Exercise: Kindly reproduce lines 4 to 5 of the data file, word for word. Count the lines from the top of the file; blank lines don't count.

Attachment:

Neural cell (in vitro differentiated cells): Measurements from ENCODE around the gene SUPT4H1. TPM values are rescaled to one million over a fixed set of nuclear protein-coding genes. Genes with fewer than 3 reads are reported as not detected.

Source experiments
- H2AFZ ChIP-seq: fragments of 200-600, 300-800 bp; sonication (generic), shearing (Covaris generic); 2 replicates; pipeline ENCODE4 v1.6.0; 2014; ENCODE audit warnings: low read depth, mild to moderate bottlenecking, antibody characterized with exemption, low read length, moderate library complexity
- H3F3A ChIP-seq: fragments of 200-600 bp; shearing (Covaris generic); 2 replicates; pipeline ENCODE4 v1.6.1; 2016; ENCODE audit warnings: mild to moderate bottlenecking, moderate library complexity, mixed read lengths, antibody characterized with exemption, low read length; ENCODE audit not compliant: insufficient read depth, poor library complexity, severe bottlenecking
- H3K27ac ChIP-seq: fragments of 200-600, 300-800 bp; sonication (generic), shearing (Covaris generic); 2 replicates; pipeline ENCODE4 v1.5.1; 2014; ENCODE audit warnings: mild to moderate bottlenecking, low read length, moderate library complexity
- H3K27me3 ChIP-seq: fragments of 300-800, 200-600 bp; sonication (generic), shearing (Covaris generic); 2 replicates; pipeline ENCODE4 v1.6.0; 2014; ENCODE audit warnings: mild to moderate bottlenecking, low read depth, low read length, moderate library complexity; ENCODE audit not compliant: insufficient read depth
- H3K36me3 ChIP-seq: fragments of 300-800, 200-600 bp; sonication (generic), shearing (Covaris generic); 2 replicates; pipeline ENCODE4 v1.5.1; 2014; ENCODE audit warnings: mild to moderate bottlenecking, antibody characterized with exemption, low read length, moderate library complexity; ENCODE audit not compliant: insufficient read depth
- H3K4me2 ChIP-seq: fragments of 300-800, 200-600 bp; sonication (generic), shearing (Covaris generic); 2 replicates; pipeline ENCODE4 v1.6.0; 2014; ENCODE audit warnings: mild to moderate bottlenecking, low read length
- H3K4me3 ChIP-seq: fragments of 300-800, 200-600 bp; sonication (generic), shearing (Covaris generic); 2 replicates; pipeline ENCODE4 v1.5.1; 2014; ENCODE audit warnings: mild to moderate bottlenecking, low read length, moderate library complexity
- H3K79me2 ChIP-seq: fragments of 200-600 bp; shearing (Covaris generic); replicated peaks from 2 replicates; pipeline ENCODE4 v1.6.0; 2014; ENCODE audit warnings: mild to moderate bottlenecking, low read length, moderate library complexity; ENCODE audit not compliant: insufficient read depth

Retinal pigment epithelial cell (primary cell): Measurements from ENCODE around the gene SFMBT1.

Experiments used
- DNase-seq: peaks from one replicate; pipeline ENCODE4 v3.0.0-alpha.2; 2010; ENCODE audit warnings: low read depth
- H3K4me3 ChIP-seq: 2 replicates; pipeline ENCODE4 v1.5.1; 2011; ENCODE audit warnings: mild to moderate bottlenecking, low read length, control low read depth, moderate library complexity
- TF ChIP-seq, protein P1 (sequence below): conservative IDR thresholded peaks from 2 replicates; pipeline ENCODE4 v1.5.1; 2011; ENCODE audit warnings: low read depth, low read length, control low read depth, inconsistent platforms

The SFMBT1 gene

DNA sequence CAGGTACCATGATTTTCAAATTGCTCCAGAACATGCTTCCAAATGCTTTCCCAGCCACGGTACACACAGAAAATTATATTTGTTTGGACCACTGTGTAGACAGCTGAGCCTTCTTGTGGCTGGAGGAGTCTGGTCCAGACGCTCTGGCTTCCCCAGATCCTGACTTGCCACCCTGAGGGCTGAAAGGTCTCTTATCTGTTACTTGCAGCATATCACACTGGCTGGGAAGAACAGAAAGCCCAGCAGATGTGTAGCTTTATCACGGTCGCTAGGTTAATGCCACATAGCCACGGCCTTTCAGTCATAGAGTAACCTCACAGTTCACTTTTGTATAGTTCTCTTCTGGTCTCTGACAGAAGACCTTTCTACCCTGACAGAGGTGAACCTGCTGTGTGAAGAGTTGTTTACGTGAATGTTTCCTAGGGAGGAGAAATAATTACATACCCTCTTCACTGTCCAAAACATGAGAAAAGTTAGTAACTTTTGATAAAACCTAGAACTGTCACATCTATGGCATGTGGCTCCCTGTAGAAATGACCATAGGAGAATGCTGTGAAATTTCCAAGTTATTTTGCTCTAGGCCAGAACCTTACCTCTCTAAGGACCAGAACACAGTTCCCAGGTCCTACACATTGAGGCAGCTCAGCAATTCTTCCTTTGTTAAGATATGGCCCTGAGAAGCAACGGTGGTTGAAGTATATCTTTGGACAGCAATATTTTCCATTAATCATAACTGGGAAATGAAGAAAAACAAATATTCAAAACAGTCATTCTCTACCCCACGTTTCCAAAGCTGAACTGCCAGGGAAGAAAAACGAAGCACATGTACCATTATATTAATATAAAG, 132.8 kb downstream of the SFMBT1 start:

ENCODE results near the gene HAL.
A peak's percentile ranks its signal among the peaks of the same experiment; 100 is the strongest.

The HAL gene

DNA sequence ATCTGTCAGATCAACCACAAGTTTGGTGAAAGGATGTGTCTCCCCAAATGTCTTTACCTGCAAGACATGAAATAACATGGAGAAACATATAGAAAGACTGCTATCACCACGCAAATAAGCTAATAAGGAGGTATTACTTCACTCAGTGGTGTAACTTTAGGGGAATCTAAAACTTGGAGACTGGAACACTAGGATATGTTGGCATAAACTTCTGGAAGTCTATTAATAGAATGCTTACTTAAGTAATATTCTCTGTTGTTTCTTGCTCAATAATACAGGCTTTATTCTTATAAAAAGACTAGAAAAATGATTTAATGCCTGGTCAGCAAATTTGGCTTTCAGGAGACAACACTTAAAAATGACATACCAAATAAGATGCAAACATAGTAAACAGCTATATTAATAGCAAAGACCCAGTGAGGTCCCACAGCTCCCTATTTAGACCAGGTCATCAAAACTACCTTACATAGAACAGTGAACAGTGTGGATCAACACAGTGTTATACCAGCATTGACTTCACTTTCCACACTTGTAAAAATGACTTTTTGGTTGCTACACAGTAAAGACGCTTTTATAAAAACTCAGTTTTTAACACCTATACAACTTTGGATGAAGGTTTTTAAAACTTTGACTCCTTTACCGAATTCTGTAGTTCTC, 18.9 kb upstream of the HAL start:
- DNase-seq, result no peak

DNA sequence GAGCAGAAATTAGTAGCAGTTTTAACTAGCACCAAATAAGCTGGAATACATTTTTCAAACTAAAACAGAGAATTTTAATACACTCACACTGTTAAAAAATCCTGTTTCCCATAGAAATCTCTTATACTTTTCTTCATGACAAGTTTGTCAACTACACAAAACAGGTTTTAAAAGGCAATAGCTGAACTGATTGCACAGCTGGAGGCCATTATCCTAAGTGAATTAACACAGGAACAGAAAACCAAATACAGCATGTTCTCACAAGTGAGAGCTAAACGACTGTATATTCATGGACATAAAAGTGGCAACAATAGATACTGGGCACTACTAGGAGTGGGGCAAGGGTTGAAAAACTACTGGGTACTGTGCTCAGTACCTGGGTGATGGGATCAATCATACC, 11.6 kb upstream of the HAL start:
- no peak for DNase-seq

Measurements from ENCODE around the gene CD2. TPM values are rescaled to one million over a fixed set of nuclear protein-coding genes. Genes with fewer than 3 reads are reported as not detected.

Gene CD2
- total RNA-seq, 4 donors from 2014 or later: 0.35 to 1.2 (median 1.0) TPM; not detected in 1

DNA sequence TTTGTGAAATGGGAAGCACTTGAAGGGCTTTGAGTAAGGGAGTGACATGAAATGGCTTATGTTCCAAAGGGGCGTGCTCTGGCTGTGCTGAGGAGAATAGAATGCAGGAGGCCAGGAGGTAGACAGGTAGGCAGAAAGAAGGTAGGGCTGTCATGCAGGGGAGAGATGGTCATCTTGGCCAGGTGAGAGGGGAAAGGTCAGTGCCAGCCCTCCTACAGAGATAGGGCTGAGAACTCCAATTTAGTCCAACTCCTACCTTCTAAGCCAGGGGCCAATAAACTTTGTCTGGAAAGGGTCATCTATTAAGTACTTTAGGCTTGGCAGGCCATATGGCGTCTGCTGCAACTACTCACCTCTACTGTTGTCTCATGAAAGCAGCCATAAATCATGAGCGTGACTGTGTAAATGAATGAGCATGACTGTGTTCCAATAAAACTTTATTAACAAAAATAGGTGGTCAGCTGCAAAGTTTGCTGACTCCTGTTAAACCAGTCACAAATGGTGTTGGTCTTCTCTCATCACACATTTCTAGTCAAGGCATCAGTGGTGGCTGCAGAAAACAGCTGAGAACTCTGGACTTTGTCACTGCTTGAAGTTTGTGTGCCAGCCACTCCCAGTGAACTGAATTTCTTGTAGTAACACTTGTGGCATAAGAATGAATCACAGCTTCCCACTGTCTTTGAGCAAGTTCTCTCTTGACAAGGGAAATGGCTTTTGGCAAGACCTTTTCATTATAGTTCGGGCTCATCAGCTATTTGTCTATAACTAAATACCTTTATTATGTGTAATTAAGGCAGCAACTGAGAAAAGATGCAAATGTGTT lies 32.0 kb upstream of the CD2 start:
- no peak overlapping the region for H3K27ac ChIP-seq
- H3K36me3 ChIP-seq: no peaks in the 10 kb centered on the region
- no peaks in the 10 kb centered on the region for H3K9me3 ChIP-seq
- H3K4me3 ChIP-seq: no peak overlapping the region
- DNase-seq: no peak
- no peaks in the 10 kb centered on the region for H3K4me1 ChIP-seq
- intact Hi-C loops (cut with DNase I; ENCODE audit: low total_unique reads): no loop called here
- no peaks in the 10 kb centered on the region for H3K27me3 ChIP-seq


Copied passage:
- H3F3A ChIP-seq: fragments of 200-600 bp; shearing (Covaris generic); 2 replicates; pipeline ENCODE4 v1.6.1; 2016; ENCODE audit warnings: mild to moderate bottlenecking, moderate library complexity, mixed read lengths, antibody characterized with exemption, low read length; ENCODE audit not compliant: insufficient read depth, poor library complexity, severe bottlenecking
- H3K27ac ChIP-seq: fragments of 200-600, 300-800 bp; sonication (generic), shearing (Covaris generic); 2 replicates; pipeline ENCODE4 v1.5.1; 2014; ENCODE audit warnings: mild to moderate bottlenecking, low read length, moderate library complexity